Typing will soon become a thing of the past.
That was the prediction debated by a group of speakers the 2016 Consumer Electronics Show in Las Vegas.
New technology is here to replace that tip-tap sound of typing echoing throughout your office and home, as well as buttons, knobs and other user interfaces. What will it look like? Mostly like two technologies we’re already familiar with: Siri and Kinect.
That is, voice and gesture recognition. More here.
“St. Petersburg College and Smart Sparrow have partnered to launch the Learning Design Starter Kit, a free tool designed to help faculty create their own digital learning resources.
“Smart use of adaptive learning has to start with faculty-led planning and instructional design,” said Dawn Joyce, professor of communications at St. Petersburg College, in a prepared statement. “The Learning Design Starter Kit is an important resource because it gives faculty an opportunity to see how engaging adaptive learning technology is for students. Change is always intimidating, but the Learning Design Starter Kit helps faculty in this transitional phase by providing resources and support every step of the way.”
“With the toolkit, faculty will learn how to design online resources rooted in cutting-edge learning science, capture user data to evaluate student engagement, and create rich, interactive, and adaptive courseware,” according to a news release.
Features of the toolkit include:
- Resources on learning design;
- Adaptive lessons focused on planning and designing for each student;
- Case studies from faculty and instructional designers;
- The opportunity to create rich, adaptive and interactive courseware; and
- Other tools and support.”
Details about and access to the Learning Design Starter Kit is available here.
Great post from Tech Your Teaching: When, Why, and How.
“Using technology to redefine learning tasks and get students engaged in higher-order thinking need not be a lock-step progression through pedagogical frameworks. Discover user-friendly tips to get students choosing how to creatively showcase their knowledge”. More here.
The annual tech-fest known as the Consumer Electronics Show (CES) showcased many products. Below are 10 products that might influence education.
- DAQRI Smart Helmet
- Kodak Super 8 Revival Initiative
- Samsung Galaxy TabPro S
- Lenovo AirClass Interactive Virtual Classroom
- Top of FormASUS C202
- Panasonic Rug Speakers
- Hanvon Pentech ERT Technology
- XYZ STEAM
According to Susan Grajek, EDUCAUSE’s vice president for data, research and analytics, these are the top 10 (the full report is available at EDUCAUSE website):
The top 10 IT issues of 2016 are:
- Information Security
- Optimizing Educational Technology
- Student Success Technologies
- IT Workforce
- Institutional Data Management
- IT Funding Models
- BI and Analytics
- Enterprise Application Integrations
- IT Organizational Development
- E-Learning and Online Education
We have discussed all those crystal ball predictions that will be happening, but here is the list of what is not going to be happening:
#1 – A Communications Platform That Will Cut Down on E-Mail
#2 – A Portfolio System That Everyone Uses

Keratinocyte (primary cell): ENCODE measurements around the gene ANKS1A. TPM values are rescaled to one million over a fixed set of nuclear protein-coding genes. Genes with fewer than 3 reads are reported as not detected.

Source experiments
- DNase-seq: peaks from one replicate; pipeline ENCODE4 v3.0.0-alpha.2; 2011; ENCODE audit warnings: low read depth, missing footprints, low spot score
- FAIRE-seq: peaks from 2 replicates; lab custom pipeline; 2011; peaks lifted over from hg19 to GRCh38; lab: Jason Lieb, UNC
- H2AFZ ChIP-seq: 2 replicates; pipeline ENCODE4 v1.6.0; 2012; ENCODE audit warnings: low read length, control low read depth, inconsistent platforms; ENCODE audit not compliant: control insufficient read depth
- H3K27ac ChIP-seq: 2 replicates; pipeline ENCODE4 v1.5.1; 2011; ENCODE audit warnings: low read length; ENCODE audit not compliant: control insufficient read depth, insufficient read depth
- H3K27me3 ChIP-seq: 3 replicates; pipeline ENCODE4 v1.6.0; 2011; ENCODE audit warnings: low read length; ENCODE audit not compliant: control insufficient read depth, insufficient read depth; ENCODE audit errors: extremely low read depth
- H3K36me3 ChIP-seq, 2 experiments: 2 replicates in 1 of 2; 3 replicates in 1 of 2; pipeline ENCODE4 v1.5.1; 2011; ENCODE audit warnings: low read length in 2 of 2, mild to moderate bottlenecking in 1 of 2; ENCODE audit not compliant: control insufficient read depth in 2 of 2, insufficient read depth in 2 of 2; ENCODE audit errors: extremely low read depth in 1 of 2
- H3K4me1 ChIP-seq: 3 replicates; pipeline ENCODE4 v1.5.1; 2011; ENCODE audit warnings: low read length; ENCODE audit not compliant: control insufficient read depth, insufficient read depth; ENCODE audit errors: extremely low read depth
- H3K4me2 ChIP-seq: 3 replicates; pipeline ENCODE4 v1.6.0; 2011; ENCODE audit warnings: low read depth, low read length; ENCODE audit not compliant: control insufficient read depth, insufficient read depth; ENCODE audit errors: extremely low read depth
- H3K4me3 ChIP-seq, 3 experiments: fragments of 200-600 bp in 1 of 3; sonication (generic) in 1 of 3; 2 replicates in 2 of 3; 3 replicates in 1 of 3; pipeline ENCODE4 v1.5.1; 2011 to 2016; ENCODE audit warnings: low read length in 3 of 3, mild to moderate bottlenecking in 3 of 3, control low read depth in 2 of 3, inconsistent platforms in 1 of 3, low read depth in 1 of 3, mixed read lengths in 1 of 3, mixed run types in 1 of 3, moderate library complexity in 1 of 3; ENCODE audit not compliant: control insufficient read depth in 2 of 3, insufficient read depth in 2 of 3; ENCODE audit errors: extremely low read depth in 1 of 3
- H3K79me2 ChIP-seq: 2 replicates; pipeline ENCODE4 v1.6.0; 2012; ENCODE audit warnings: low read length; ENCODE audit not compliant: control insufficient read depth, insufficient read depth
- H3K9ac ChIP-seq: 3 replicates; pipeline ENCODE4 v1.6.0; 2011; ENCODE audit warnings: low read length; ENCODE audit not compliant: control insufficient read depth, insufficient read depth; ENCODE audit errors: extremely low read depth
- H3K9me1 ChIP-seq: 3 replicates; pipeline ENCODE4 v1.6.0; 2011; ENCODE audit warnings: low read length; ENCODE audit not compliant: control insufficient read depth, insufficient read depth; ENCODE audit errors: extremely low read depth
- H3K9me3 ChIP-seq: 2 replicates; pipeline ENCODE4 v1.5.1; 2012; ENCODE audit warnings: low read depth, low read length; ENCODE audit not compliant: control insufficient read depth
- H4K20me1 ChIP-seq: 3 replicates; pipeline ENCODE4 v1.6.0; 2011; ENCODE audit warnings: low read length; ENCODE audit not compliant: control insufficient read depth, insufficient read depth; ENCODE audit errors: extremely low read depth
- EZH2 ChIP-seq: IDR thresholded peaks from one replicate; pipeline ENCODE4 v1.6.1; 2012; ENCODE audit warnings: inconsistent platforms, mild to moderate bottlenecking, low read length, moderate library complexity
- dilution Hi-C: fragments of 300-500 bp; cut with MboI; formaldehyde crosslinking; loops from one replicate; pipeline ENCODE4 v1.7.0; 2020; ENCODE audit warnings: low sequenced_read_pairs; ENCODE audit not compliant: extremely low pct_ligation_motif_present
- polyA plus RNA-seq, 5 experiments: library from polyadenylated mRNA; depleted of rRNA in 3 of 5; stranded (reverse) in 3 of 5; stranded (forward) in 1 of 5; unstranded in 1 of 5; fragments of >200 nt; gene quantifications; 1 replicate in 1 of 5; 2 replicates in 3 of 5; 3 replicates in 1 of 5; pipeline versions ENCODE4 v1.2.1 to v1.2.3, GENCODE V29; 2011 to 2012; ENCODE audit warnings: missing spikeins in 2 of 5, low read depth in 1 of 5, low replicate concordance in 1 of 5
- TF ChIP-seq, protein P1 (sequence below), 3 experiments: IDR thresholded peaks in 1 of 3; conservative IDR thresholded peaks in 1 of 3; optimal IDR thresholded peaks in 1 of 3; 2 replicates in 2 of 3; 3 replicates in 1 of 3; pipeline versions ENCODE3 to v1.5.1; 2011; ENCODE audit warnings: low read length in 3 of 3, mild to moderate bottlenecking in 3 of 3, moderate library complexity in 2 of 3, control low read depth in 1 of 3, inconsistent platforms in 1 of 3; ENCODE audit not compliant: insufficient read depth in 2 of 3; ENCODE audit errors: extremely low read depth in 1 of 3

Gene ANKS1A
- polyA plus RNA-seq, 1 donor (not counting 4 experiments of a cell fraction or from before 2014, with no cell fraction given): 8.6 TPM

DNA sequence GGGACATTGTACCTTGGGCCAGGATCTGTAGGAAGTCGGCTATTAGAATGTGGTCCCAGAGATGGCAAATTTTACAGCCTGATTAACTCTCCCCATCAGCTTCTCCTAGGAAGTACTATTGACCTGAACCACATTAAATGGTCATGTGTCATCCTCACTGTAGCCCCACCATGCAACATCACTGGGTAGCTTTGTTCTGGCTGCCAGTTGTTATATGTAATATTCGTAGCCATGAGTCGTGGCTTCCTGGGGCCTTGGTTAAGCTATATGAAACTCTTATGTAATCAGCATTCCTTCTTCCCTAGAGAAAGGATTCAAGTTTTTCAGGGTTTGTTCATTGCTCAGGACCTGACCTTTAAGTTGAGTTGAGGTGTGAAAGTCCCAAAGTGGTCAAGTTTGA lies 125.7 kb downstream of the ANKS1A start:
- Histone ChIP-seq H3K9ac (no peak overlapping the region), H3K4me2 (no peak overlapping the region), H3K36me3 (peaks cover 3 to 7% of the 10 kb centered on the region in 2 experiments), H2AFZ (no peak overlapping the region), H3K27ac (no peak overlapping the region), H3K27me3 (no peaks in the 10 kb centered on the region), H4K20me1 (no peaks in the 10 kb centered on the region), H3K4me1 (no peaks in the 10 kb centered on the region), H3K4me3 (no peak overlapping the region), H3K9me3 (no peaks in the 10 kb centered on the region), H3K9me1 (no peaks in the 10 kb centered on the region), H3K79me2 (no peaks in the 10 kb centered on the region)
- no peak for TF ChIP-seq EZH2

#3 – A Virtual Case File System for Instructional Design
#4 – A Mobile Learning Platform that Will Displace The Browser Based LMS
#5 – Instructor Accessible Analytics That Will Enable Data Driven Teaching
#6 – A Learning Object Repository That Is Actually Used
#7 – A Cloud Based SIS / ERP That A Majority of Schools Are Willing to Migrate
#8 – A Synchronous Online Teaching / Webinar Platform Where Audio and Video Always Works
#9 – An LMS Gradebook That Is Both Elegant and Powerful
#10 – An Enterprise Educational Online Discussion Tool As Good As Consumer Communications Platforms
#11 – An Online Meeting Platform That Actually Cuts Down On the Number of Face-to-Face Meetings and Conferences
“The number of “things” connected to the Internet will grow 30 percent from this year to next, according to market research firm Gartner, to reach a total of 6.4 billion, a total that will balloon to 20.8 billion by 2020.” More here.
A panel of higher education leaders identifies the major technology challenges that their universities will have to deal with next year. The table below also has a comparison of 2015 and 2016. More here.
|1. Evolving staffing models
||1. Information security
|2. Optimizing technology in teaching and learning
||2. Optimizing educational technology
|3. Funding IT strategically
||3. Student success technologies
|4. Improving student outcomes
||4. IT workforce
|5. Demonstrating IT’s value
||5. Institutional data management
|6. Increasing capacity for change
||6. IT funding models
|7. Providing user support
||7. Business intelligence and analytics
|8. Developing security policies for the institution
||8. Enterprise application integrations
|9. Developing enterprise IT architecture
||9. IT organizational development
|10. Balancing information security and openness
||10. E-learning and online education
Quite a catchy title from the EmergingEdTech!
This one is pretty well known: “There is no reason anyone would want a computer in their home.” — Ken Olson, president, chairman and founder of Digital Equipment Corp., 1977.
I could not find any newer data, but according to US data census in 2013,”83.8 percent of U.S. households reported computer ownership, with 78.5 percent of all households having a desktop or laptop computer, and 63.6 percent having a handheld computer”. Speaking about ridiculously, famously wrong…
Another one along the same lines: “I think there is a world market for maybe five computers.” — Thomas Watson, chairman of IBM, 1943.
Very interesting presentation of the ideas… It is also clickable and somewhat interactive.
See more at the Guardian.